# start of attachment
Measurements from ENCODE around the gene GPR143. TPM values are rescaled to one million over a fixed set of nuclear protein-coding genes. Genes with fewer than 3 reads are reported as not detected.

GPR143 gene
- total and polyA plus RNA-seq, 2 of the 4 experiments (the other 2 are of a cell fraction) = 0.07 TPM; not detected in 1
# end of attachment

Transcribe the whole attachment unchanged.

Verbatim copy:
Measurements from ENCODE around the gene GPR143. TPM values are rescaled to one million over a fixed set of nuclear protein-coding genes. Genes with fewer than 3 reads are reported as not detected.

GPR143 gene
- total and polyA plus RNA-seq, 2 of the 4 experiments (the other 2 are of a cell fraction) = 0.07 TPM; not detected in 1